Wednesday during early deals, the pound showed weakness against its major counterparts as UK's consumer confidence fell to a record low in March and the nation's economy contracted in the first quarter of 2009. The pound thus tumbled to a new multi-day low against the yen, while it eased from a 1-month high against the euro.
The economy of Great Britain contracted by an estimated 1.5 percent in the first three months of 2009, according to a study released today by the National Institute of Economic and Social Research (NIESR). The Institute's estimate was slightly lower than the 1.6 percent contraction officially recorded for the final quarter of 2008.
NIESR warned that the figure should not be considered a signal of an improving economy, but simply a very small difference accentuated by rounding. The Institute also said the decline in output is very similar to the recession that began in the summer of 1979. Following the 1980s profile, it said, would indicate a continued decline in output for up to another year.
The Nationwide Building Society said its consumer confidence index fell to 41 in March, from 43 in February. The index also came in below the expected level of 45.
The number of Britons out of work rose above two million at the start of this year for the first time this decade. Analysts expect the jobless total will top three million before the end of the year.
While there are some signs the economy's deterioration is slowing, unemployment is rising at the fastest pace in three decades, pushing Prime Minister Gordon Brown to redouble his efforts before the next election.
The Bank of England will announce its interest rate decision tomorrow, where it is widely expected to leave rates unchanged at a record low of 0.5%.
Bank of England Governor Mervyn King last month took an unprecedented step of cutting interest rates to 0.5% and buying government bonds with newly created money to stimulate the economy.
Equity markets worldwide continued to lose ground today on renewed concerns about the global economy as big U.S. corporations started releasing first quarter earnings results.
Aluminium group Alcoa began the season yesterday, reporting a second consecutive quarterly loss on falling demand and sharply lower prices, dampening investors' hopes of seeing positive surprises in corporate results.
London's FTSE index was down 0.7 percent in morning trade today, led lower by banks and commodity stocks on concerns over corporate earnings. The index is down more than 11 percent for the year after tumbling more than 31 percent in 2008.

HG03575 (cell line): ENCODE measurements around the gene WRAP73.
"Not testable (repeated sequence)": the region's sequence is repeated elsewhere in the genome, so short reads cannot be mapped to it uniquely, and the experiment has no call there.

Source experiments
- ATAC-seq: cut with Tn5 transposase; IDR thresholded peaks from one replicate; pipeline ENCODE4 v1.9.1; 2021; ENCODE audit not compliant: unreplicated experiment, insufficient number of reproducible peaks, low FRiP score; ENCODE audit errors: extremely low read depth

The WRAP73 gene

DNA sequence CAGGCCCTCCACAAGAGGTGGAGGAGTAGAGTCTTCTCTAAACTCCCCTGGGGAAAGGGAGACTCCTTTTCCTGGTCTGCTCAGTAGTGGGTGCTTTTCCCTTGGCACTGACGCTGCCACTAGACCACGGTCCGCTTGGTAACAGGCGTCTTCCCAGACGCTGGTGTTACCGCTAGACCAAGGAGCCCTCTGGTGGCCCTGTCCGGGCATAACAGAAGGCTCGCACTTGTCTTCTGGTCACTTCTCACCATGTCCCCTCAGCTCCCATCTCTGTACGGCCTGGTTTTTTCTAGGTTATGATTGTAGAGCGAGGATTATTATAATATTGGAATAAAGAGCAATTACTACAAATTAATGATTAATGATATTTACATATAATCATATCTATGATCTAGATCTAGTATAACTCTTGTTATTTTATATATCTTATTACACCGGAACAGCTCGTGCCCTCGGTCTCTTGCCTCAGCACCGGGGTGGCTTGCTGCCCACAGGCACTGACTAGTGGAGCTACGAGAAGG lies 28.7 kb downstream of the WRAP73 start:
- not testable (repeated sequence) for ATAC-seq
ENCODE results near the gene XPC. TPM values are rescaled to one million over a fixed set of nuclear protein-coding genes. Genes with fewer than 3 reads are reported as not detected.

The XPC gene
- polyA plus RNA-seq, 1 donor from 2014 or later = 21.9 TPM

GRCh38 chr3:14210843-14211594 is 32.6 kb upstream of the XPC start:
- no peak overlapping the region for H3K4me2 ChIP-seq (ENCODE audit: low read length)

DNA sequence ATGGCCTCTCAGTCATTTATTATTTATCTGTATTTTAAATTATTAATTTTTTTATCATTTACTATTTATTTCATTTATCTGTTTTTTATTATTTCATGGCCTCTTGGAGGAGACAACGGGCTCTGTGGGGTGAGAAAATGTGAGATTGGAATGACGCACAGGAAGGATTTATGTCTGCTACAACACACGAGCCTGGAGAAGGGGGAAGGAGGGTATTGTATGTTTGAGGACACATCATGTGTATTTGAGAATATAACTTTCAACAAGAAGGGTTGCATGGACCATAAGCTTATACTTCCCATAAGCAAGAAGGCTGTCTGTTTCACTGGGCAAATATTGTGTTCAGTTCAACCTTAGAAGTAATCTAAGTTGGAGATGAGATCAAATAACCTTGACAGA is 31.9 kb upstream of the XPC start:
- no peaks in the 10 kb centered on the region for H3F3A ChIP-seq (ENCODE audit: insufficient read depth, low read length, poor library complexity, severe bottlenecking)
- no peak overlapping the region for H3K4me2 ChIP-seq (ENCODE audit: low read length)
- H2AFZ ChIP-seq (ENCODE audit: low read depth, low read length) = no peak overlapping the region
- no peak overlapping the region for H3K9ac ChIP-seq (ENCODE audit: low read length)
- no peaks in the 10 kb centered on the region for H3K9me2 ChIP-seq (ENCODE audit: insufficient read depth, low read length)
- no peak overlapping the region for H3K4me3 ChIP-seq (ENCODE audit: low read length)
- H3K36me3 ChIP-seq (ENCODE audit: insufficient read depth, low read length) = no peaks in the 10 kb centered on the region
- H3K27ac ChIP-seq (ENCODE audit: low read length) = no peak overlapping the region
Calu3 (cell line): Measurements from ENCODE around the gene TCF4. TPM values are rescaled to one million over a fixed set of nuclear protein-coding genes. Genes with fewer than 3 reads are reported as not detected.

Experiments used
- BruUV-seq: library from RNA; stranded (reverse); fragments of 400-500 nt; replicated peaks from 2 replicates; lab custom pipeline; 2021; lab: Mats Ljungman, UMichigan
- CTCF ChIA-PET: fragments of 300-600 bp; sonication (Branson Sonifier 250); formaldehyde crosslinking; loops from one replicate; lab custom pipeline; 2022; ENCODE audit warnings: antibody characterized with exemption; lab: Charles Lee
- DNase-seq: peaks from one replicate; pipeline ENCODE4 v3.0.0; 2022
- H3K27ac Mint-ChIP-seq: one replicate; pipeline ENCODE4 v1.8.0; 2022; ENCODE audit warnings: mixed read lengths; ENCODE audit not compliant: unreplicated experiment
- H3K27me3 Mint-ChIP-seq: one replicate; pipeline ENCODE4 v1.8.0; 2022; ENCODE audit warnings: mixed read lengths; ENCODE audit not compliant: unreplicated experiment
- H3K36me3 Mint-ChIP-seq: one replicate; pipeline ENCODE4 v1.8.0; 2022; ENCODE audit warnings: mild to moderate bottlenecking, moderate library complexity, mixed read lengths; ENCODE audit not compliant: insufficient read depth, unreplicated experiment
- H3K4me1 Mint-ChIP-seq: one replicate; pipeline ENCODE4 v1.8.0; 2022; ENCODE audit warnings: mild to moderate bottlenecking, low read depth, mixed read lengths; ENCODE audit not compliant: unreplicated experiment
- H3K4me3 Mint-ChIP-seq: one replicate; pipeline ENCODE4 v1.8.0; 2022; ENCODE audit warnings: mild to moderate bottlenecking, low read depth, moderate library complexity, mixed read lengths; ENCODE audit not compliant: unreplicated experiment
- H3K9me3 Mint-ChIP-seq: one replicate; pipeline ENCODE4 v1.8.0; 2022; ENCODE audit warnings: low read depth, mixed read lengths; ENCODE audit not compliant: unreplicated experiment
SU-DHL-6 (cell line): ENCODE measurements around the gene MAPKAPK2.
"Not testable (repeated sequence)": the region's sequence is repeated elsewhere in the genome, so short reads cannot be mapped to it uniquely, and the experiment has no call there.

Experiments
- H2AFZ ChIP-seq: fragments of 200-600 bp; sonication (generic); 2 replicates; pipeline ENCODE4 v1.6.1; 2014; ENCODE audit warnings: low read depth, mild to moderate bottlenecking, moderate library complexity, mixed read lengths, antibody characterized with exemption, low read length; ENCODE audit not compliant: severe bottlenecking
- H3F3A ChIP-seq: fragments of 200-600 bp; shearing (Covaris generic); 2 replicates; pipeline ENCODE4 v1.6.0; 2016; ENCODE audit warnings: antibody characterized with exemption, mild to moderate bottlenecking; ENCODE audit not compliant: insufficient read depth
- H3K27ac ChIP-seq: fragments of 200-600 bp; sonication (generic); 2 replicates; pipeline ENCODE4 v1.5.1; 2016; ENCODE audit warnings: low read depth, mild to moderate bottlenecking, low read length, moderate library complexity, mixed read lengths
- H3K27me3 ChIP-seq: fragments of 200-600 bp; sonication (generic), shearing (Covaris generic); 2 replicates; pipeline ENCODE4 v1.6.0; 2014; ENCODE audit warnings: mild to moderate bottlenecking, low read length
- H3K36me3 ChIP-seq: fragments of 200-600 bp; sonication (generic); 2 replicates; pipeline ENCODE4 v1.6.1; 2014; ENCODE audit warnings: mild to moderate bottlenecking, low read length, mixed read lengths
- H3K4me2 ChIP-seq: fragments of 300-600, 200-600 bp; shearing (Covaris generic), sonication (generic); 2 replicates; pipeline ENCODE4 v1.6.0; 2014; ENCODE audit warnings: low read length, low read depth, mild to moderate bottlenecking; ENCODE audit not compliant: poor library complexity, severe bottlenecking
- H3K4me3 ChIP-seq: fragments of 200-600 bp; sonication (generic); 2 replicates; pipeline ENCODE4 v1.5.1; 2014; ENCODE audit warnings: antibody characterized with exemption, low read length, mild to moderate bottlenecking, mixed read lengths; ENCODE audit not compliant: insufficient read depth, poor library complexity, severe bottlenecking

The pound fell to 1.4638 against the dollar during early deals on Wednesday. The next downside target level for the UK currency is seen at 1.4585. At yesterday's close, the pound-dollar pair was quoted at 1.4732.
In early trading on Wednesday, the pound weakened against the Swiss franc. At about 4:00 am ET, the pound-franc pair touched 1.6813, down from yesterday's close of 1.6837. The near term support level for the pair is seen at 1.667.
The pound, which closed yesterday's trading at 147.93 against the yen dropped to a 5-day low of 145.79 in early deals on Wednesday. On the downside, 145.1 is seen as the next target level for the pound.
The current account balance in Japan swung to a surplus in February, coming in at 1.116 trillion yen, the Ministry of Finance said in a preliminary report today. That's down 55.6 percent on year, even though it beat expectations for a surplus of 1.071 trillion yen following the record 172.8 billion yen shortfall in January.
Meanwhile, the Bank of Japan maintained its economic assessment by saying that economic conditions have deteriorated significantly in Japan. The BoJ stated, Japan's economic conditions are likely to continue deteriorating for the time being, reiterating its view last month.
The central bank said in its Monthly Report of Recent Economic and Financial Developments that financial conditions have remained tight.
The pound slipped against the euro after hitting a 1-month high of 0.8964 at 1:05 am ET Wednesday. As of now, the euro-pound pair is trading near yesterday's close of 0.9012. If the UK currency declines further, it may find near term support around the 0.911 level.
Germany's Federal Statistical Office announced today that the trade surplus stood at EUR 8.7 billion in February, up from EUR 7 billion surplus recoded in the previous month. Economists had expected the surplus of EUR 7.5 billion.
Looking ahead, the German factory orders report for February is due at 6:00 am ET.
Turning to the US, the Commerce Department is due to release its wholesale inventories report at 10 am ET today. Economists expect wholesale inventories at the end of February to show a 0.6% decline.
The Energy Information Administration is scheduled to release its weekly petroleum inventory report at 10:30 am ET.
At 2:00 pm ET, the Federal Reserve is scheduled to release the minutes of its March 17th-18th meeting.
Along with an announcement to keep interest rates unchanged at exceptionally low levels following its two-day FOMC meeting in March, the Fed said it would purchase $300 billion worth of longer-term securities over the next 6 months. Additionally, the Fed said it will buy an incremental $750 billion worth of mortgage-backed securities and $100 billion of government sponsored enterprises - GSE debt. The Fed also said it intends to add $100 billion to its purchases of agency debt.
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